Good purchasers’ Realtors®, and astute buyers, ignore all that stuff!  Furthermore, they  look past the carpet, paint, music, décor, furniture, wallpaper, paneling, kitchen appliances and other items that can be changed with reasonable cost and effort and focus on the house’s footprint.  So, what do we mean by footprint?  Basically, characteristics of the house that would require major, expensive renovations, or ones that simply can’t be changed.   Generally, these items are key issues for resale and value.  For instance:

·         Overall square footage

·         Garage bays (2 is better than 1)

·         Bedrooms – a 3 bedroom in an area where 4 bedrooms is the standard will likely be at a resale disadvantage when 4 bedrooms is the community standard.

·         Closet size – likely to remain the same even if the kitchen has spectacular granite counters.

·         Bathrooms – number and location.

·         Floor plan – for instance, some floor plans unfortunately have the dining area at a considerable distance from the kitchen (what were they thinking?)

·         Basement exits – basements without legal exits or windows reduce light.  In many areas of the country, building codes now prohibit finishing a basement without a legal exit. 

·         The size and cut of the lot, and location of the house on the lot.

·         Home Style – a contemporary style home where colonials are the norm may also be at a resale disadvantage.

·         Fireplace – (although in many cases, gas or electric fireplaces can be installed at a reasonable cost). 

·         Location issues – unlikely the power company will move the transmission line that cuts through the back yard and the freeway that is 10 feet on the other side of the privacy fence will probably stay as well.

·         Access to public water / sewer – septic systems and wells can be expensive to maintain or replace.  In many areas, you have no options, but this should be considered when public alternatives are available.

Fast Forward to the Negotiation Process

Smart Buyers carefully consider the comparables before making an offer.  Your Realtor should provide comparables of recently sold, similar properties.  If sufficient comparables are available, and presented in a suitable spreadsheet format, the approximate market value will be evident.  Likewise, buyers should also consider the “comparable active (not under contract) listings” as this will paint a picture of the competition the seller is facing.  Both can be presented to the listing agent to support the offer.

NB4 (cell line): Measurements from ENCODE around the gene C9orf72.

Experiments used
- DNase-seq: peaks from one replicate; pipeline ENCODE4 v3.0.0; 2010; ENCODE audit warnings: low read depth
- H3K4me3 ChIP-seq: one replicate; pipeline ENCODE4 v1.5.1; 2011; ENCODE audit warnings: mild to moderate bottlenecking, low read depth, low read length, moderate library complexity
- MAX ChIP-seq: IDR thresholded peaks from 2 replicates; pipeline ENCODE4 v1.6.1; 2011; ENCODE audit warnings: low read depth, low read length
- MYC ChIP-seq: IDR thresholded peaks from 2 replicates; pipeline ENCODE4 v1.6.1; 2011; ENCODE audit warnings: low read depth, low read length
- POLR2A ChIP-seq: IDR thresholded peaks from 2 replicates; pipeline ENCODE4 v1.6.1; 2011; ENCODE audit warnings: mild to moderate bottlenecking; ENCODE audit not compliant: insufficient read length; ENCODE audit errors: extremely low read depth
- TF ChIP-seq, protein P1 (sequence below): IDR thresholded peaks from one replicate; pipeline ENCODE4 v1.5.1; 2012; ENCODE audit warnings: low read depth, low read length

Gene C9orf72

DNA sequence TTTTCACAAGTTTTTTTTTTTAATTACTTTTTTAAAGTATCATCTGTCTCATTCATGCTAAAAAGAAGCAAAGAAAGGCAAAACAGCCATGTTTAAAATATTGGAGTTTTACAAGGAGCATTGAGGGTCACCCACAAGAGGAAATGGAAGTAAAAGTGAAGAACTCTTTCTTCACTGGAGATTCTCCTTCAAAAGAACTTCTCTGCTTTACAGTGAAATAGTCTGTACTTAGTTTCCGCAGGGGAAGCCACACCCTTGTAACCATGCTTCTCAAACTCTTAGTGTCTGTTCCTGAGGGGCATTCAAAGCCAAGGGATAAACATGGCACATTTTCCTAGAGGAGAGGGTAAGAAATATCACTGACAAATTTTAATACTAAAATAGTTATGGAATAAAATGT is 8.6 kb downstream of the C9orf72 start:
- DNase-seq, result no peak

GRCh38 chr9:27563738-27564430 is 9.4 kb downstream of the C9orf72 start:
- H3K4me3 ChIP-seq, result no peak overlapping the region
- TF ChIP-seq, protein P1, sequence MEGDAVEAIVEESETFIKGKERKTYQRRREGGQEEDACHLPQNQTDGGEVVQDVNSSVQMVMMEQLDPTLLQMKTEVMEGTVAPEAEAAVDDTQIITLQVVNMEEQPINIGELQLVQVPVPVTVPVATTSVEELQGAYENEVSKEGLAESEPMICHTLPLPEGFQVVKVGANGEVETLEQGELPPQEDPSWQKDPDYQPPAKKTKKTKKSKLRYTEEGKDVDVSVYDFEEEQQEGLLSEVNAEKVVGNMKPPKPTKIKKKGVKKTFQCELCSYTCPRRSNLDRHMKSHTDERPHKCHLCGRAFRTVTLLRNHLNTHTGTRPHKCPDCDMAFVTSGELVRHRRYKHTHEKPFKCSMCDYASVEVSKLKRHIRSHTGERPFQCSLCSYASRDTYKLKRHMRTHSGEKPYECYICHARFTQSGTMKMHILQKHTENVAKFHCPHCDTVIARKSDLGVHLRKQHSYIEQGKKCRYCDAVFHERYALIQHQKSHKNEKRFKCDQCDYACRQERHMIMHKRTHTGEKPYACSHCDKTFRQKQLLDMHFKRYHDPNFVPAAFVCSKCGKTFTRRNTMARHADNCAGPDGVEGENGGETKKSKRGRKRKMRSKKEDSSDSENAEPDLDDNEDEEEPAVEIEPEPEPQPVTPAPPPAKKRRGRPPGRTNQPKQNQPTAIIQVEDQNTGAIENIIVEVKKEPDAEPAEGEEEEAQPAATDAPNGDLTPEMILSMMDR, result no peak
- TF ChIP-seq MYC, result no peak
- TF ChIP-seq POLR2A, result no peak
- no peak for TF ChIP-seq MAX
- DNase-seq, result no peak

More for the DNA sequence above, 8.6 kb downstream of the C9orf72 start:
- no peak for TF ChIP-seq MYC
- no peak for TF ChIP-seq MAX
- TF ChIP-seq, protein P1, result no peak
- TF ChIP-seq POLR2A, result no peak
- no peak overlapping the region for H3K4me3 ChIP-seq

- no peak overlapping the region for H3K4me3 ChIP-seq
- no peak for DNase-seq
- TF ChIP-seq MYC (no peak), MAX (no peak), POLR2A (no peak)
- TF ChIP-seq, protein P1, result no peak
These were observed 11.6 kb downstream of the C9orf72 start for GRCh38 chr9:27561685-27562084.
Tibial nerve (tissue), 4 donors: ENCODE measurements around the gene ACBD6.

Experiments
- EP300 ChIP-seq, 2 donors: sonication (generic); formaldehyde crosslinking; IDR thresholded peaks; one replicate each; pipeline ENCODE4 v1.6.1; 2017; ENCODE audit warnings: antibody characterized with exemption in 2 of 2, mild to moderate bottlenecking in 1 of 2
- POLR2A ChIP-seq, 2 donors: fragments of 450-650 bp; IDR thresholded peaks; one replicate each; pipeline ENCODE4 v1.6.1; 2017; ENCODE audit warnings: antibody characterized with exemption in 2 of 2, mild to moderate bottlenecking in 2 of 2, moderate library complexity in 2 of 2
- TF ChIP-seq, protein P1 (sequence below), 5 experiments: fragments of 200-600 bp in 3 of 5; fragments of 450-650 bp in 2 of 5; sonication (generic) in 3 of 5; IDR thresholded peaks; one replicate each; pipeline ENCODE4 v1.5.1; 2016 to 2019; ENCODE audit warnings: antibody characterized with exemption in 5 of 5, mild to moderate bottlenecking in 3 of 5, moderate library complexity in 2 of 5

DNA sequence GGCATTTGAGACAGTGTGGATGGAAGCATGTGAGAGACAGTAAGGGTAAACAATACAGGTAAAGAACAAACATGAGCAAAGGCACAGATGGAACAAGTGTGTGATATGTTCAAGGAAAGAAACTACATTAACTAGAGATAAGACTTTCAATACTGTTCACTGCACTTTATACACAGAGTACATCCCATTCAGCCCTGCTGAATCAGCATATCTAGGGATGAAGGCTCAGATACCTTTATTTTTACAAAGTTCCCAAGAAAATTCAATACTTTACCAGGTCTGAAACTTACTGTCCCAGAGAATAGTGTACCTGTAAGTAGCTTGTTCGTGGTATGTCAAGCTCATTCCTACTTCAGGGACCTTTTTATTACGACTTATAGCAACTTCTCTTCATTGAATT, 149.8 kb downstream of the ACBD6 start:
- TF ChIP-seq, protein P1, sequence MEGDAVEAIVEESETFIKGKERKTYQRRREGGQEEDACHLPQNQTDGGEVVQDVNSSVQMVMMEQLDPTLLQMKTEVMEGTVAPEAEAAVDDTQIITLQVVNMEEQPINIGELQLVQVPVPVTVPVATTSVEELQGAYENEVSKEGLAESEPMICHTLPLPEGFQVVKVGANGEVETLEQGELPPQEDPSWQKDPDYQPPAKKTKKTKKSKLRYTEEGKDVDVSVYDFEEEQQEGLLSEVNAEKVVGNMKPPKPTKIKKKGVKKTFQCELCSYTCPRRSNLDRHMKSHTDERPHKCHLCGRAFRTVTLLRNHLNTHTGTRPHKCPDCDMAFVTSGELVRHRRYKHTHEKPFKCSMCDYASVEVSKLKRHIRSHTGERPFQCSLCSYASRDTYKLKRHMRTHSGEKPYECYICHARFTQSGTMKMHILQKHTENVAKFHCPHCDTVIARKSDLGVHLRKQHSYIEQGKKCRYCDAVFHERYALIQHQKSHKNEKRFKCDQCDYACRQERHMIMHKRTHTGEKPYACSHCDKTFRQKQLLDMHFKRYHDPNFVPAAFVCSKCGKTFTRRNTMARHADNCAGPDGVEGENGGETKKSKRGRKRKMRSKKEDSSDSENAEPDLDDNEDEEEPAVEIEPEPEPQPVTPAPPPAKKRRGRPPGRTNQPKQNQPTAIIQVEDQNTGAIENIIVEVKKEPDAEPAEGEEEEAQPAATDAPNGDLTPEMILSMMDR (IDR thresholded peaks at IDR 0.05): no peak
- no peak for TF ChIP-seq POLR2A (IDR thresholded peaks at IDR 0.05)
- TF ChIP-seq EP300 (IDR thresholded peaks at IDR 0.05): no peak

At this point, your Realtor’s experience becomes critical to the process.  They should recommend to you the lowest offer price that will still elicit a serious counter offer.  Note I did not say “lowball” offer.  Lowballs are offers dramatically below market value and generally will receive a counter offer with a clear message that the seller will not budge, or no counter at all.  At this point, further successful negotiations are unlikely and a second offer attempt places the buyer in a very bad negotiating position.  Remember that the settlement and occupancy dates are a key part of the offer.  A seller who has a need to either leave quickly or remain for an extra month may be more willing to negotiate a favorable price if offered that flexibility.   

If a reasonable counteroffer is returned, there is an excellent chance of achieving a win / win for both the buyer and seller. 

We hope this helps and as always we invite your comments, concerns and questions at 

Buyers Resources